For 2012, the carmaker will roll out a plug-in hybrid, possibly based on the Escape. There is a small fleet of electric Focus cars being tested now, and two of them are in the hands of Jay Leno, who's been using them on his test track for the "Green Car Challenge." I tried one out there, but Drew Barrymore had a faster time than I did.
Coda is based in California, but its electric car is an international citizen, based on a Chinese design but with a battery-based drivetrain sourced from all over. The Coda, many of whose creators have Goldman Sachs connections, stands out because of the unusual attention to detail that went into it. To ensure a battery supply, CEO Kevin Czinger formed a joint venture with a Chinese company. His packs are unlikely to suffer from cold-weather performance problems (as some of BMW's Mini Es have) because the Coda has a system to both heat and cool them.
The Coda isn't as snazzy looking as the Volt or the Leaf, but it's equally willing on the road — as a recent dash around the leafy lanes of Greenwich, Connecticut proved. The Coda will be available, initially in California only, later this year. The price is around $40,000, but that goes down to $32,500 with the federal tax benefit.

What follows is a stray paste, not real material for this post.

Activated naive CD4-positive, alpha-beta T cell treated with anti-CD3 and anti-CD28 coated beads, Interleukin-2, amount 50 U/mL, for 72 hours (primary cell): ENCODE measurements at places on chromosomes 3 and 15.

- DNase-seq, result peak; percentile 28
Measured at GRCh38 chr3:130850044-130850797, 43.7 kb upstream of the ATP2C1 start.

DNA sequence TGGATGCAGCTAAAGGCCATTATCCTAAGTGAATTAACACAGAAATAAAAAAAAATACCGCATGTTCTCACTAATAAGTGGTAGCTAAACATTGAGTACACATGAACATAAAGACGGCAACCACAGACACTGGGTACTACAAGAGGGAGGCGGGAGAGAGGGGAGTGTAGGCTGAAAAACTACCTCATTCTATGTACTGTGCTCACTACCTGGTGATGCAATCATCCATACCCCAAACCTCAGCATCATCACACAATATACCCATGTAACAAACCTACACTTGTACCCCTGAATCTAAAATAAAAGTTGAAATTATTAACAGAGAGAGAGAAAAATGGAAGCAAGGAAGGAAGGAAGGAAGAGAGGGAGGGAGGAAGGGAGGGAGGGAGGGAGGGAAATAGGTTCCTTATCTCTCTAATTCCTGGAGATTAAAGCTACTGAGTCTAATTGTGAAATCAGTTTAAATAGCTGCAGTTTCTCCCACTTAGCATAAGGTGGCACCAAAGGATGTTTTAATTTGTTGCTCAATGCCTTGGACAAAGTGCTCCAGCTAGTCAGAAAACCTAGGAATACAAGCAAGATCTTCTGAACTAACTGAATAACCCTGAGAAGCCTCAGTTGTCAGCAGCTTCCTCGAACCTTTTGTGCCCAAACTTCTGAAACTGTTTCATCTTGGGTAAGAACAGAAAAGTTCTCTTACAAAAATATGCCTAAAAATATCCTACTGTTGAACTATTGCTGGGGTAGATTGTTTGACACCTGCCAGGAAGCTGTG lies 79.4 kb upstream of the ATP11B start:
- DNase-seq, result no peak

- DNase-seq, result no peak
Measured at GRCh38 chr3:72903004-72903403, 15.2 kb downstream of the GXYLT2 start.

This is the glamor boy of the coming EVs, and it's a plug-in hybrid. What's that, you say? Think of a Toyota Prius, but with a larger battery pack and the ability to recharge from a wall socket. Other plug-in hybrids are coming from Ford and Toyota. The Karma is as sexy as the Tesla Roadster, but with four doors and a gas engine for longer trips. Journalists haven't actually driven the Karma yet, but it's supposed to have 50 miles of all-electric range and a zero to 60 time of 5.8 seconds.
As with the Tesla, you pay for that rip-roaring ability: The Karma (which has a more expensive convertible version) will sell for $87,900 when it reaches showrooms in September. Fisker got a controversial $529 million Department of Energy loan to build its next-generation car, the Nina, and recently announced that it is consolidating all of its operations in California (and closing down in Pontiac, Michigan).
This cute little bugger has an interesting history. The company is Norwegian, and for a few years (1999 to 2003) it was owned by Ford, which did a lot of engineering work on the car but conspicuously failed to sell very many of them. Now Think is preparing to build its two-seat City, with U.S. battery supplier Ener1 as a partner, in hard-hit Elkhart, Indiana.
The car I drove in Detroit, built in Norway, was quick off the line but a bit noisy and with heavy steering — both things will be fixed before it hits the American market for less than $20,000 (minus batteries and including the federal tax credit) later this year.